*I noticed you’re doing a lot of the classic, “Static X hits” I guess you would say, on this tour. I like how you guys please the fans by playing what they want to hear. Was that a conscious decision, to do that on this tour?
I’ve always wanted to do that. I use Korn as a really good example, they’ve been around forever. They always play a few things off their new record, but they always go back to their first couple of records and really just kill the crowd towards the end of the show. People really dig that. I really hate when you go to see a band and all they play is new shit.
*Do you have any pre-show rituals? Anything you do right before you go on stage every night?
Um…I like to brush my teeth. I like to pee. (laughs) I’ll stretch out a little bit, but that’s about it.
*I know you get asked this question a lot, so I’m not going to actually ask the question…but, do you get asked about your hair a lot?
A lot of people ask about it, but it’s fine. Everybody always asks me about my hair. To me it’s just really easy. I just woke up. (points to his hair) Here I am!
*Holy shit! That’s awesome!
It’s the most low maintenance hair-do ever. I hardly have to do anything to it.
*I won’t ask you to give away any secrets, but there are a lot of different rumors out there as to how you do your hair standing straight up like that. I’ve heard Elmer’s Glue, Egg Whites, and just Hair Spray with a Blow Dryer.
Yeah, it’s just hair spray with a blow dryer. I did a video on how I do my hair! It was the special edition of the ‘Shadow Zone’ record…there was a DVD and I actually showed how I do my hair. I thought that would be the end of it.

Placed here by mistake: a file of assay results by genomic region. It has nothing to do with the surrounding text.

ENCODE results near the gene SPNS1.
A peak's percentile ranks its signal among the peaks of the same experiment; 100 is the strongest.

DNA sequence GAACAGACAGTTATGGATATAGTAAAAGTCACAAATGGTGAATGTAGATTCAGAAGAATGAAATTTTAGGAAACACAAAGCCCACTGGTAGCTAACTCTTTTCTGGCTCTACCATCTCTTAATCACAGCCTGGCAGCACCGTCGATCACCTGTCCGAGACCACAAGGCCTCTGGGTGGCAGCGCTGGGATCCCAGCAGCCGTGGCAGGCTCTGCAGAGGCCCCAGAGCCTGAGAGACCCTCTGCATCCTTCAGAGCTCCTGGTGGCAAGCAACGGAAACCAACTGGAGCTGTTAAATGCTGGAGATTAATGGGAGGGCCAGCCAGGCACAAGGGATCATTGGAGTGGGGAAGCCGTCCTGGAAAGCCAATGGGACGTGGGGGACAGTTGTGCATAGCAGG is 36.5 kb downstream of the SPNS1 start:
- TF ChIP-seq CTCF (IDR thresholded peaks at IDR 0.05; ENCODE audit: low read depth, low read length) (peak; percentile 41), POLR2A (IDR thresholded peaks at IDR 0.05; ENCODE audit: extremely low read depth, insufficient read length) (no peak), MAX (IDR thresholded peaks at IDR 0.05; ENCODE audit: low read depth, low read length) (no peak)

Are there any styles of music or any bands that you’ve gotten into recently?
I’m kind of an old dude, man. I listen to classic rock. I listen to what I listened to in High School. Doors, Zeppelin…One of my favorite bands is Journey. I love great singers, because I can’t sing like that. I love Sound Garden and what Chris Cornell has done with Audio Slave. I just like really great singers.
*This is kind of wild card question…How do you feel about Dub Step?
I think it’s cool that people are mixing genres again, because that was big in the 90’s when Static X started. Everyone was mixing the whole electronica thing…rap with metal…and I’m really happy to see that happening. Honestly, I think it’s probably just a phase that’s probably gonna die out again, because there’s only so much you can do with that kind of stuff. I hope that it’s not just a phase. I hope people keep experimenting with mixing different styles. I think it’s cool.
*How was it recording and touring with your solo project? Was it an enjoyable experience for you?
I enjoyed making the record immensely. I’ve written and produced everything Static X has ever done, but in the past I’ve had to argue with the band about arrangements and whether the bass guitar’s too loud or whether the drum fill should be there or not. For Pig Hammer, I did it all myself. I didn’t have to argue with anyone. It was completely my vision. It was very gratifying in a selfish kind of way. I got some great players to go on the tour with me. Ultimately the players from that tour ended up being in Static X, because the old guys didn’t want to do it anymore. They all had other things they wanted to do.
*What is a Pig Hammer exactly?
The Pig Hammer is a surgical tool. It’s the one I’m holding on the album cover. It’s made from a pig’s leg. It’s a surgical tool that I use to transform beautiful women into pigs. I like the word Pig Hammer. It’s been in my head and I’ve wanted to use it for over ten years. So, I’m like “We’re gonna use this word. We’ll figure out what it means later.” It’s just something I made up.
*What does the future hold for Static X?
We’re definitely gonna keep touring. We’re going to do something special for the fans next year. As far as albums, I don’t really know right now. I’m always working on new material. Whether I do another band thing or another solo thing next…I don’t really know. We’ll see how it goes.
My recent Interview with Dino Cazares, Guitarist and Founding Member of Fear Factory… as seen in Issue 26 of Hails and Horns Magazine:
Tell us a little bit about Fear Factory’s upcoming album ‘The Industrialist’ and what we can all expect to hear.